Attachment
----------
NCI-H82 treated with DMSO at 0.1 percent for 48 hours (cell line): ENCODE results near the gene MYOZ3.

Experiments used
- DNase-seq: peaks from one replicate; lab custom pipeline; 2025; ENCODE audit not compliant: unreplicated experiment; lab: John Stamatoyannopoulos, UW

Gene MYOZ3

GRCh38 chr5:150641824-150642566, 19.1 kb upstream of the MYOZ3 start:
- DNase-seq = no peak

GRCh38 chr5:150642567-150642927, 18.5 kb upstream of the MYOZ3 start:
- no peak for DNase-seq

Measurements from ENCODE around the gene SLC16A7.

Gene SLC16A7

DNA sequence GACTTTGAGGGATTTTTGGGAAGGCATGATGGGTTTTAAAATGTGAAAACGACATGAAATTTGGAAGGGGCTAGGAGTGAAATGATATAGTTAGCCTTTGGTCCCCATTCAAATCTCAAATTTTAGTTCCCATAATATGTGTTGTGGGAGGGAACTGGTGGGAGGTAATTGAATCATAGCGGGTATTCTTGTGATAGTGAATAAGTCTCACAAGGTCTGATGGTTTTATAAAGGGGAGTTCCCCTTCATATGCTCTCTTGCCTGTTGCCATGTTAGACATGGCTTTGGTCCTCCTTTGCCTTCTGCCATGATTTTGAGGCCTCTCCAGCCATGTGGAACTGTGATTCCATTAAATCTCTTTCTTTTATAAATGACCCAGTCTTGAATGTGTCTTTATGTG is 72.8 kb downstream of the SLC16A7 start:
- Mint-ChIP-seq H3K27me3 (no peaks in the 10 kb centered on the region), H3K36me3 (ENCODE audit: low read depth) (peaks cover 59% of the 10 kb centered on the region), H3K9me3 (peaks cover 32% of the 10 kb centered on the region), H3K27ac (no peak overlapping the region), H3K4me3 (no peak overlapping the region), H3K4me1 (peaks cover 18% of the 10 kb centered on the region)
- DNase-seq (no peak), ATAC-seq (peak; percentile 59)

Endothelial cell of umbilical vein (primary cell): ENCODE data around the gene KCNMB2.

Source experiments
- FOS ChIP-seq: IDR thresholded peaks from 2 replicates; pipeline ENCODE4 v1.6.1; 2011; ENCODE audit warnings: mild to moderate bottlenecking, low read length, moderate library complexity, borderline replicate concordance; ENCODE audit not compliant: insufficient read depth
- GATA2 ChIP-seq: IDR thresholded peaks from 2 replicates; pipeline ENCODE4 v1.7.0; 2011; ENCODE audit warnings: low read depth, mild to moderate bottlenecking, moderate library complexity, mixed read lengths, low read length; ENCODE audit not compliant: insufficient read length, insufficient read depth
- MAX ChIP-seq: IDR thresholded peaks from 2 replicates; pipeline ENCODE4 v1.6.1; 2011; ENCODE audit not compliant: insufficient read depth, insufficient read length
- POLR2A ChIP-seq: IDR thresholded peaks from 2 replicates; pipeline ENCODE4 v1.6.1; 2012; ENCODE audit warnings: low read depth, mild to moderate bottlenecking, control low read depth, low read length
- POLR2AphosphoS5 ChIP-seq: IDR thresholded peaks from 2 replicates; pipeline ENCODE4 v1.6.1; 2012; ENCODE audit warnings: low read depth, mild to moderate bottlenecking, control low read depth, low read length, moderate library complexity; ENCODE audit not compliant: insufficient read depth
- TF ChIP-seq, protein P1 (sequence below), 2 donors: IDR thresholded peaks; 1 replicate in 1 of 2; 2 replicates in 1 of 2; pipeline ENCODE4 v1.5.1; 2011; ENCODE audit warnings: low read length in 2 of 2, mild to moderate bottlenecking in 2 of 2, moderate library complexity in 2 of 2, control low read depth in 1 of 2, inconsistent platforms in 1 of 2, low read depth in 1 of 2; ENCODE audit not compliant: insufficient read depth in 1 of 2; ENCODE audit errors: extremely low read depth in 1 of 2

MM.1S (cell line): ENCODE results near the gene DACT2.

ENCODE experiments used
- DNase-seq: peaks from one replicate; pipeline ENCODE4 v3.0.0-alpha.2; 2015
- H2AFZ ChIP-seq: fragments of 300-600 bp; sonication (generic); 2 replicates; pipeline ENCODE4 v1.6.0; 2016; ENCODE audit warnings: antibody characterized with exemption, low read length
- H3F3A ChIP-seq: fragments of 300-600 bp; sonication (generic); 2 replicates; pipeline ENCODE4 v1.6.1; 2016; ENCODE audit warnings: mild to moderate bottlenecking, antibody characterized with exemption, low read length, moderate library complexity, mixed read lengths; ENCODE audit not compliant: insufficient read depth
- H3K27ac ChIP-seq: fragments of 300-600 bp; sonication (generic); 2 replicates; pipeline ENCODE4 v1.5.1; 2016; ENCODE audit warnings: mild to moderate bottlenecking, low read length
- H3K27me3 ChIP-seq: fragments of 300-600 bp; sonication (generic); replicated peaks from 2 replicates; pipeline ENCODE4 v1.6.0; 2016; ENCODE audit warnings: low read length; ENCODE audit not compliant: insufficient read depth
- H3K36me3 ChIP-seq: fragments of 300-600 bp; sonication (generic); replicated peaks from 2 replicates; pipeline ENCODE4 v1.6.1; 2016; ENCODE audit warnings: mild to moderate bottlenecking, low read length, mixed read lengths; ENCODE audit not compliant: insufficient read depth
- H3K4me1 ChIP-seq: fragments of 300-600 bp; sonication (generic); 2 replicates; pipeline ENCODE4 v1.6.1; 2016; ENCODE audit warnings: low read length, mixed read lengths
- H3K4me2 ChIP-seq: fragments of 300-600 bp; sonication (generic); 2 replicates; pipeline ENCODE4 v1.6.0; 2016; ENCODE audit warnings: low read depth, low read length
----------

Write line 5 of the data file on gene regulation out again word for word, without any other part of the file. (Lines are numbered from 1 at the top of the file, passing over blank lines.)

GRCh38 chr5:150641824-150642566, 19.1 kb upstream of the MYOZ3 start: